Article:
A Time To Mourn

Is there a difference between grieving and mourning? I would think it would be two separate words in Hebrew. Can you tell us the difference if any?


Susan D.

Dear Susan,

Before we could look at the Hebrew, we wanted to see what the English words meant. Our trusty thesaurus suggested that, for the most part, mourning and grieving are interchangeable, though perhaps mourning has a slightly stronger synergy with death.

Since this is an Ask the Rabbi and Susan answer, rather than a dissertation, we are going to focus only on one aspect of grieving/mourning. Some English versions of the Bible that we glanced at translate several different Hebrew words all as “grieving.” Those same Hebrew words are also sometimes translated as sadness and even as pain, both physical and emotional. (TZaaR, ETZeV, RA)

In general, one of the most useful distinctions we can make is that mourning—the Hebrew word AVel or EVel—tends to have external signs. It is associated with clothing (Genesis 37:34) or a specific number of days that mourning practices are followed (Genesis 27:41; Deuteronomy 34:8).

When the period of official mourning, with all its various specific practices, ends, we still experience sadness or, as you say, grieving. That, however, is an internal processing that should be relatively invisible to most other people. So the Hebrew words other than AVeL would refer to more emotion-based than action-based reactions as well as being experienced more privately.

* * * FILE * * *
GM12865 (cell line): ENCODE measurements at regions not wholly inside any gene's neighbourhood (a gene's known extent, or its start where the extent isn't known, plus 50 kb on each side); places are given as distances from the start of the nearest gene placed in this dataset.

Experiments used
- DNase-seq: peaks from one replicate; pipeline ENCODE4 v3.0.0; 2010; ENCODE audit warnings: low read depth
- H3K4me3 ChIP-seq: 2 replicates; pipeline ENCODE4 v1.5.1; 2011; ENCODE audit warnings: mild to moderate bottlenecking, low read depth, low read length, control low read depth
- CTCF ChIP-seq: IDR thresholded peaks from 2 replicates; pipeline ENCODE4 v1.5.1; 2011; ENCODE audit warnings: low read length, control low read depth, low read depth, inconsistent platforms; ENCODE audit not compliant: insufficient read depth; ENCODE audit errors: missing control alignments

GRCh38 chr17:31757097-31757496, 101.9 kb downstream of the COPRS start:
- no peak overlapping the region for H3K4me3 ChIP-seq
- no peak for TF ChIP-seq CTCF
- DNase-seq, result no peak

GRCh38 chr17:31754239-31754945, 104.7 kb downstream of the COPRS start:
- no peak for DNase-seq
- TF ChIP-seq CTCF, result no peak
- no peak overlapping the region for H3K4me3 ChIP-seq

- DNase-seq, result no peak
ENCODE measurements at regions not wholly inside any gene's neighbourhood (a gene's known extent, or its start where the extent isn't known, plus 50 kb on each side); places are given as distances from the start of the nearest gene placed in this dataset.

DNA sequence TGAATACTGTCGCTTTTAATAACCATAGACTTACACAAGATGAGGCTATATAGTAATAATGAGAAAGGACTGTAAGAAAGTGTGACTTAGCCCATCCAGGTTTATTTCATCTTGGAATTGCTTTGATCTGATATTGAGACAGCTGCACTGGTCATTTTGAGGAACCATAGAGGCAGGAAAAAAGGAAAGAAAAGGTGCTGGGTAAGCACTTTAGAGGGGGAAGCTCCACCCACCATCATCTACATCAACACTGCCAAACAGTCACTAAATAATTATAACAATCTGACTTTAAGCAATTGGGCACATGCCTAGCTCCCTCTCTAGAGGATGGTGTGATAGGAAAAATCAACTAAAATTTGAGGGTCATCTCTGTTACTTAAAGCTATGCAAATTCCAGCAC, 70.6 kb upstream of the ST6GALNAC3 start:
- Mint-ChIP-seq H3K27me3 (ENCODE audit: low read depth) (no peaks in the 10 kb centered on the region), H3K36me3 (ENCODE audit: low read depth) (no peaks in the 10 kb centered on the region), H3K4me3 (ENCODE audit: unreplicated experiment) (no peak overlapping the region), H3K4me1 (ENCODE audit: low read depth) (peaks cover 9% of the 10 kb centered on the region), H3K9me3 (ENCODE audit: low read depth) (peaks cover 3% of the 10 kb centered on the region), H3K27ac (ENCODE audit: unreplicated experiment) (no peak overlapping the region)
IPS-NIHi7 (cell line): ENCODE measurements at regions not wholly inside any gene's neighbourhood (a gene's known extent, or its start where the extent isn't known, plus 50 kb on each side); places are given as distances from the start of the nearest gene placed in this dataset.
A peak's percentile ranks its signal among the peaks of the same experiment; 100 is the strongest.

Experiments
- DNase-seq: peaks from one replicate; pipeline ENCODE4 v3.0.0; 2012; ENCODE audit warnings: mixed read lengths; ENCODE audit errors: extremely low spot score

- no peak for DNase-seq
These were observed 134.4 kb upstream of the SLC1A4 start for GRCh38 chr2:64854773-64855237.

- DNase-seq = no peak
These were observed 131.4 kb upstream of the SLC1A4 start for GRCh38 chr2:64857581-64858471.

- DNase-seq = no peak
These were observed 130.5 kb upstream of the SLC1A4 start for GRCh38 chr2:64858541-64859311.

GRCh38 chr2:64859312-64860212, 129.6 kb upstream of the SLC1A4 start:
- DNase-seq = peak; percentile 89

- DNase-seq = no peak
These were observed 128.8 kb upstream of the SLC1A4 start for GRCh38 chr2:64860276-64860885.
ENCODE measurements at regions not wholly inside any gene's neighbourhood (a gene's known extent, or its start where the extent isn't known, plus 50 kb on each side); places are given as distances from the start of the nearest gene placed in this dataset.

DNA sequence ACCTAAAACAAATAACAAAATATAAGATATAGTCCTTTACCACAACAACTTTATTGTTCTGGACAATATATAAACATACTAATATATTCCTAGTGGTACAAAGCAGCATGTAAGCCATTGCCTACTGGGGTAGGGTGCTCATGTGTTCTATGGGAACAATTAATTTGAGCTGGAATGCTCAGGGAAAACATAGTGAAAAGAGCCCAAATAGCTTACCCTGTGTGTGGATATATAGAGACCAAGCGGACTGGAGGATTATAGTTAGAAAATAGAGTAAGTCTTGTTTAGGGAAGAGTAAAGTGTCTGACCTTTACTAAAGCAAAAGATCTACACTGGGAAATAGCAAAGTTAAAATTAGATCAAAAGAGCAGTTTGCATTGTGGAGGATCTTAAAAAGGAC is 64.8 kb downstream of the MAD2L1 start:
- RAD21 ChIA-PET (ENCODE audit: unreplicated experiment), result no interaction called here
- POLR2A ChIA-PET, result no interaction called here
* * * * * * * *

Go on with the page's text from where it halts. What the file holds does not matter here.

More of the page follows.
This conveys an important message to us. We need to recognize loss and acknowledge our emotions. However, it is also important for us to resume living joyfully. If there was not a Bible-mandated ending to the period of mourning, it might feel disloyal to ever stop mourning a loved one. It would be difficult to live productively in a constant state of mourning. We do not wait to rejoin the world with its vitality and pleasure until we ‘feel like it.’ As Ecclesiastes 3 notes, there is a time (and place) for everything. At a certain point mourning—public actions—cease and that is usually ahead of when our internal grieving abates. Ending that official mourning on a Godly timetable rather than leaving it to our feelings, actually helps us to contain our grief and, ideally, transform it into treasured memories that don’t stop us from continuing to live productive and sunny lives.

We hope that gives you some direction,

Rabbi Daniel and Susan Lapin

In our Recommended Bible:

Mourning: אבל
Genesis 37:34 – p. 116, 6th line, 5th word from the right – ‘and he mourned’ ויתאבל
Genesis 27:41- p. 80, 10th line, 5th word from the right.
Deuteronomy 34:8 – p. 646, 7th line from the bottom, 5th word from the right.

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